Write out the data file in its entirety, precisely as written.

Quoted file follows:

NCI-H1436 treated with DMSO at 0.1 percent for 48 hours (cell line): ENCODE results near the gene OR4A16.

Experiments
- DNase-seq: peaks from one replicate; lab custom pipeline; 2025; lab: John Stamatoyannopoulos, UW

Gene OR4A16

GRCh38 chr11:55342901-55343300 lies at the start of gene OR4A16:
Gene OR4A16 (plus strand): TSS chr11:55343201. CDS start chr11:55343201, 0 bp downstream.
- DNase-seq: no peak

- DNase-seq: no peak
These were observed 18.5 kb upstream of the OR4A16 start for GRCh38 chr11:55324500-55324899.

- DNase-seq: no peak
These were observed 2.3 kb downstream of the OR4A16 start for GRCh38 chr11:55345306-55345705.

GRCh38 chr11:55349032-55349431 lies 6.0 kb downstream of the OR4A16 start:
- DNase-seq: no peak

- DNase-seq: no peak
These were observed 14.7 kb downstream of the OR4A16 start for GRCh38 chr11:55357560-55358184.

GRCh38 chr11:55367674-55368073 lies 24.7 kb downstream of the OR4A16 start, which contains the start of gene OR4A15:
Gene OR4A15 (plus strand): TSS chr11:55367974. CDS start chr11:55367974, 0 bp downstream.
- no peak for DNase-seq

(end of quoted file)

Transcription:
NCI-H1436 treated with DMSO at 0.1 percent for 48 hours (cell line): ENCODE results near the gene OR4A16.

Experiments
- DNase-seq: peaks from one replicate; lab custom pipeline; 2025; lab: John Stamatoyannopoulos, UW

Gene OR4A16

GRCh38 chr11:55342901-55343300 lies at the start of gene OR4A16:
Gene OR4A16 (plus strand): TSS chr11:55343201. CDS start chr11:55343201, 0 bp downstream.
- DNase-seq: no peak

- DNase-seq: no peak
These were observed 18.5 kb upstream of the OR4A16 start for GRCh38 chr11:55324500-55324899.

- DNase-seq: no peak
These were observed 2.3 kb downstream of the OR4A16 start for GRCh38 chr11:55345306-55345705.

GRCh38 chr11:55349032-55349431 lies 6.0 kb downstream of the OR4A16 start:
- DNase-seq: no peak

- DNase-seq: no peak
These were observed 14.7 kb downstream of the OR4A16 start for GRCh38 chr11:55357560-55358184.

GRCh38 chr11:55367674-55368073 lies 24.7 kb downstream of the OR4A16 start, which contains the start of gene OR4A15:
Gene OR4A15 (plus strand): TSS chr11:55367974. CDS start chr11:55367974, 0 bp downstream.
- no peak for DNase-seq